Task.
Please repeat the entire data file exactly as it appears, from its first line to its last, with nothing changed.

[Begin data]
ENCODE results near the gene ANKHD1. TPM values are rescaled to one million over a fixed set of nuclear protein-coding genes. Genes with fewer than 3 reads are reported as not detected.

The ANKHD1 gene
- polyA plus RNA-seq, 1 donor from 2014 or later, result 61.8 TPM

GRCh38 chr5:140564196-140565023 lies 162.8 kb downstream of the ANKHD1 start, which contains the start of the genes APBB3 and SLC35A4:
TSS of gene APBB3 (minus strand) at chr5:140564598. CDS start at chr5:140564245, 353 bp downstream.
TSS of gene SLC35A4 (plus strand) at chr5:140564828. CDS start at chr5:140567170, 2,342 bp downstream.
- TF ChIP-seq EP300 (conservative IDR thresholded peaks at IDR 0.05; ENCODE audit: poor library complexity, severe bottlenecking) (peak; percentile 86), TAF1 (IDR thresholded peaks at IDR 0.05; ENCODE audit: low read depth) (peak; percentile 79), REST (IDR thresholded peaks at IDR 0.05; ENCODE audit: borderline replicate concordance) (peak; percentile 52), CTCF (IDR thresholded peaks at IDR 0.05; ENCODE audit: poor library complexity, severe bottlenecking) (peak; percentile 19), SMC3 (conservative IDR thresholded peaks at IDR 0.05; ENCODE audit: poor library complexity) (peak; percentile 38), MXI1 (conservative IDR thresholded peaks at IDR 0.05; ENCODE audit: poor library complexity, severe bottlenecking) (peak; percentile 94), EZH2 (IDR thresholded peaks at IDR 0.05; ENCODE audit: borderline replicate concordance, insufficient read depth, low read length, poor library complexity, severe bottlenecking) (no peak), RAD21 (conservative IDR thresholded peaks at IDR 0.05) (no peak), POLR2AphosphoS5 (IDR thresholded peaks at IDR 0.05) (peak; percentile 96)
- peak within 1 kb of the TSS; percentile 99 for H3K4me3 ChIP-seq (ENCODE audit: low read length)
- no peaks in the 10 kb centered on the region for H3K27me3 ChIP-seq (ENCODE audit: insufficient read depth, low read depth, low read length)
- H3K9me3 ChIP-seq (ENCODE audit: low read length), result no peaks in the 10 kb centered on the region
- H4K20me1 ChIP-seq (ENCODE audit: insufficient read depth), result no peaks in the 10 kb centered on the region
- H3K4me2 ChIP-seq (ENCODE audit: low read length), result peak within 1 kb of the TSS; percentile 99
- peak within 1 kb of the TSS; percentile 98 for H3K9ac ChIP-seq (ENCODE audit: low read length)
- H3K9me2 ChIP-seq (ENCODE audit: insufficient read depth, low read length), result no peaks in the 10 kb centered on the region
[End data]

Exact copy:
ENCODE results near the gene ANKHD1. TPM values are rescaled to one million over a fixed set of nuclear protein-coding genes. Genes with fewer than 3 reads are reported as not detected.

The ANKHD1 gene
- polyA plus RNA-seq, 1 donor from 2014 or later, result 61.8 TPM

GRCh38 chr5:140564196-140565023 lies 162.8 kb downstream of the ANKHD1 start, which contains the start of the genes APBB3 and SLC35A4:
TSS of gene APBB3 (minus strand) at chr5:140564598. CDS start at chr5:140564245, 353 bp downstream.
TSS of gene SLC35A4 (plus strand) at chr5:140564828. CDS start at chr5:140567170, 2,342 bp downstream.
- TF ChIP-seq EP300 (conservative IDR thresholded peaks at IDR 0.05; ENCODE audit: poor library complexity, severe bottlenecking) (peak; percentile 86), TAF1 (IDR thresholded peaks at IDR 0.05; ENCODE audit: low read depth) (peak; percentile 79), REST (IDR thresholded peaks at IDR 0.05; ENCODE audit: borderline replicate concordance) (peak; percentile 52), CTCF (IDR thresholded peaks at IDR 0.05; ENCODE audit: poor library complexity, severe bottlenecking) (peak; percentile 19), SMC3 (conservative IDR thresholded peaks at IDR 0.05; ENCODE audit: poor library complexity) (peak; percentile 38), MXI1 (conservative IDR thresholded peaks at IDR 0.05; ENCODE audit: poor library complexity, severe bottlenecking) (peak; percentile 94), EZH2 (IDR thresholded peaks at IDR 0.05; ENCODE audit: borderline replicate concordance, insufficient read depth, low read length, poor library complexity, severe bottlenecking) (no peak), RAD21 (conservative IDR thresholded peaks at IDR 0.05) (no peak), POLR2AphosphoS5 (IDR thresholded peaks at IDR 0.05) (peak; percentile 96)
- peak within 1 kb of the TSS; percentile 99 for H3K4me3 ChIP-seq (ENCODE audit: low read length)
- no peaks in the 10 kb centered on the region for H3K27me3 ChIP-seq (ENCODE audit: insufficient read depth, low read depth, low read length)
- H3K9me3 ChIP-seq (ENCODE audit: low read length), result no peaks in the 10 kb centered on the region
- H4K20me1 ChIP-seq (ENCODE audit: insufficient read depth), result no peaks in the 10 kb centered on the region
- H3K4me2 ChIP-seq (ENCODE audit: low read length), result peak within 1 kb of the TSS; percentile 99
- peak within 1 kb of the TSS; percentile 98 for H3K9ac ChIP-seq (ENCODE audit: low read length)
- H3K9me2 ChIP-seq (ENCODE audit: insufficient read depth, low read length), result no peaks in the 10 kb centered on the region